NEW YORK — It's been an up-and-down rookie season for Frank Ntilikina. Selected eighth overall by the New York Knicks in last year's draft, the 19-year-old has at times flashed the talent and skills that made him such a tantalizing prospect. He's also looked timid and ordinary, as evidenced by the paltry 5.5 points and 3.1 assists he's averaged per game. Such is life as an NBA rookie, especially when said rookie is the second-youngest player in the league.
Nipsey Hussle rhetorically asks this on the first verse of "Dedication," the fifth track of his debut album, Victory Lap. He's reflecting on the frustration felt during his rap career, a journey spanning over a decade that he often describes as a marathon in his music. But he could have also been asking the same questions for Isaiah Thomas, who has been a Hussle fan since 2008. While at the University of Washington, Thomas and his teammates would roll up to Hussle's shows in Seattle and Tacoma.
MIAMI — A few weeks before the 2017 draft, the Miami Heat invited four prospects to their AmericanAirlines Arena practice court. One of them was Edrice Adebayo, known to most as "Bam," the Flintstones-inspired nickname having been bestowed upon him by his mother after she witnessed him flip over a coffee table at the age of one.
Muck Rack makes it simple to find people, tweets, or articles that mention any name, keyword, company, hashtag etc. We've compiled this guide to help you make the most of your search.
Selecting a term
Start searching tweets, articles from media outlets, articles mentioned in tweets, journalists'
names, titles and bios with some suggested searches:
Companies or Topics (e.g. iPhone, Microsoft)
Phrases (e.g. "cloud computing") — use quotes to keep the terms together
Twitter handles (e.g. @username) — returns those who have mentioned or replied to
Names (e.g. "David Pogue")
Hashtags (e.g. #sxsw, #london2012)
Bio details (e.g. vegan, Olympics, father)
Muck Rack's Advanced Search allows for many boolean operators.
Find results that mention multiple specified terms, use AND or
+. For example, ensure each result contains both Elon Musk and Mark Zuckerberg by
searching Musk AND Zuckerberg or Musk + Zuckerberg.
Use the operators OR or , to broaden your search when you'd like either of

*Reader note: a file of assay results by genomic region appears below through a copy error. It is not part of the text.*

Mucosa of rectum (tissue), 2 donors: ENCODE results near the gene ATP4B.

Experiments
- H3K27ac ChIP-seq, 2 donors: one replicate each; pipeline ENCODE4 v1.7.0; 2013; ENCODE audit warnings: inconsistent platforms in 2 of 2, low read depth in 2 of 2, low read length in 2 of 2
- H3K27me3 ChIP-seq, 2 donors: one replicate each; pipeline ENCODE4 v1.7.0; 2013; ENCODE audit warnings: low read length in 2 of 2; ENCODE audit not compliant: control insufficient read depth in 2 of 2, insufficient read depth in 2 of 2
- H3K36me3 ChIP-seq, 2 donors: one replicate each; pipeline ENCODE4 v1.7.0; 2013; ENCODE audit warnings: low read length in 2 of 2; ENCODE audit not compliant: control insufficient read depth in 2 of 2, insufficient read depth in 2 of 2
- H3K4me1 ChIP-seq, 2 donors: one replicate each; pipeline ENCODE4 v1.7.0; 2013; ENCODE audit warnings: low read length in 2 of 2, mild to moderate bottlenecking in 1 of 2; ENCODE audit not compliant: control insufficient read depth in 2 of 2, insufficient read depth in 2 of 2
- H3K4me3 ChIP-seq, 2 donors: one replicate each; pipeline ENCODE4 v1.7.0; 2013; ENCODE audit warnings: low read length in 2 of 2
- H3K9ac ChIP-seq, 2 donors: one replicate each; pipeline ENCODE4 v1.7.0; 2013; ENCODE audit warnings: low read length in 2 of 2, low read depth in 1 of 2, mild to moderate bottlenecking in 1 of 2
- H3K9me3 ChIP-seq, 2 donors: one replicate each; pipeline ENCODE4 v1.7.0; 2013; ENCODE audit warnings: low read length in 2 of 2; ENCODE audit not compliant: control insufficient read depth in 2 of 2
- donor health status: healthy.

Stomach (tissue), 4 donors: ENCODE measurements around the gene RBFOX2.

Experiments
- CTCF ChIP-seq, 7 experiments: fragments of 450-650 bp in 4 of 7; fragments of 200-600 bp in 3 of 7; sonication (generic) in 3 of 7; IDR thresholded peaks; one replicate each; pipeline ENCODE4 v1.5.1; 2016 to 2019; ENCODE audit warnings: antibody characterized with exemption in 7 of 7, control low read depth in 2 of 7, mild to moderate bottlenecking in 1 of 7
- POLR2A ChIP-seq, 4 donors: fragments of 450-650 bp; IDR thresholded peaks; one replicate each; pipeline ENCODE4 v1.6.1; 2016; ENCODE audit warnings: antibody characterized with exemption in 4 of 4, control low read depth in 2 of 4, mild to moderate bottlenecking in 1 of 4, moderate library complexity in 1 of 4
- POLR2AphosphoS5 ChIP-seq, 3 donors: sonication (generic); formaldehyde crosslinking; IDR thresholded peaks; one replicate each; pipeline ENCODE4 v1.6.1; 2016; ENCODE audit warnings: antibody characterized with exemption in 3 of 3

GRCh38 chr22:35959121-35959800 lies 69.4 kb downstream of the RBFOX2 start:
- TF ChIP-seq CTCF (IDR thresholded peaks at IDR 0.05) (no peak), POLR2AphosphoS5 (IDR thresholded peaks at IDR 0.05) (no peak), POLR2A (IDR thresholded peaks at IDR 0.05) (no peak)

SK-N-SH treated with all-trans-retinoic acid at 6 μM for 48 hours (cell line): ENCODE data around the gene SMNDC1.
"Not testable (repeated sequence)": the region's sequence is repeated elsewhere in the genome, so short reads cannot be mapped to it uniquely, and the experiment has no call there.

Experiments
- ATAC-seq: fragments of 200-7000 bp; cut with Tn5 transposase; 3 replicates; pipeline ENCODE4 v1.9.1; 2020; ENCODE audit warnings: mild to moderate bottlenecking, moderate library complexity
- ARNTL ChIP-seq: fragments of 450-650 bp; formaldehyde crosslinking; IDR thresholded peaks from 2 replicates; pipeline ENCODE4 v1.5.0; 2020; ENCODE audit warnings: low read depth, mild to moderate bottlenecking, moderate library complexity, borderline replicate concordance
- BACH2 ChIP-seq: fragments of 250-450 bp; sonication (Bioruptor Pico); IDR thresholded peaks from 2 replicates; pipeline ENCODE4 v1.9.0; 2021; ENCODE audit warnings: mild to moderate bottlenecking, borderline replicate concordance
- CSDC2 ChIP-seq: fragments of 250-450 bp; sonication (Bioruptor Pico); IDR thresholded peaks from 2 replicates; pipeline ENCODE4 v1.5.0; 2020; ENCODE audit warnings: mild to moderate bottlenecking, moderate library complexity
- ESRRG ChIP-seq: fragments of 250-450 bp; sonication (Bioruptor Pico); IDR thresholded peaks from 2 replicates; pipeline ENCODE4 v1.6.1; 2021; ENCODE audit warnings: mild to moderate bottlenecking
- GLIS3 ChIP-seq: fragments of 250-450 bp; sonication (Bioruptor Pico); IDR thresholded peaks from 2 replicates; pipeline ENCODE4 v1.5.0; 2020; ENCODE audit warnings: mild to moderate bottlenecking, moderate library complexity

multiple terms to appear in results. (This is the default behavior of our search when no operators
are used). For example, results will contain either cake or cookie by searching cake OR cookie or cake,cookie
Use NOT or - to subtract results from your search. For
example, searching Disney will yield results about the Walt Disney Company as well as Walt Disney
World Resort. To exclude mentions of Disney World, search for Disney -World or Disney
When using one of these operators with a phrase, enclose it in quotation marks. For example, you can
find results about smartphones excluding Apple's iPhone 4S by searching smartphone -"iPhone
Exact case matching or punctuation
If you're searching for a brand name or keyword that relies on specific punctuation marks or capitalization, you can
find results that match your exact query by adding matchcase: before the keyword you're searching for, like matchcase:E*TRADE .
Use parentheses to separate multiple
boolean phrases. For example, to find journalists talking about having fun in Disney World or
Disneyland, search for ("disney world" OR disneyland) AND fun.
An asterisk can be used to search for any variation of a root word truncated by the asterisk. For example, searching for admin* will return results for administrator, administration, administer, administered, etc.
A near operator is an AND operator where you can control the distance between the words. You can vary the distance the near operation uses by adding a forward slash and number (between 0-99) such as strawberries NEAR/10 "whipped cream", which means the strawberries must exist within 10 words of "whipped cream".